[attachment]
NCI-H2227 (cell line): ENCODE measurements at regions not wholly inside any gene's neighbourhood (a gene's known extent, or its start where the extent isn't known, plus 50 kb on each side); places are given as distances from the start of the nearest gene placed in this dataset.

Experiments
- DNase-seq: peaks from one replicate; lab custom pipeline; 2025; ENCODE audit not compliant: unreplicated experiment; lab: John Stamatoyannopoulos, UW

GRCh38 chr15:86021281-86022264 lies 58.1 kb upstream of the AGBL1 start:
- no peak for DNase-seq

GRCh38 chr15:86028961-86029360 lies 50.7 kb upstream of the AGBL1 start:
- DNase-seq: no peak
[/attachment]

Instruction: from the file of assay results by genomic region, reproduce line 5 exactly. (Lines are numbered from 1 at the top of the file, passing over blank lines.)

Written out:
- no peak for DNase-seq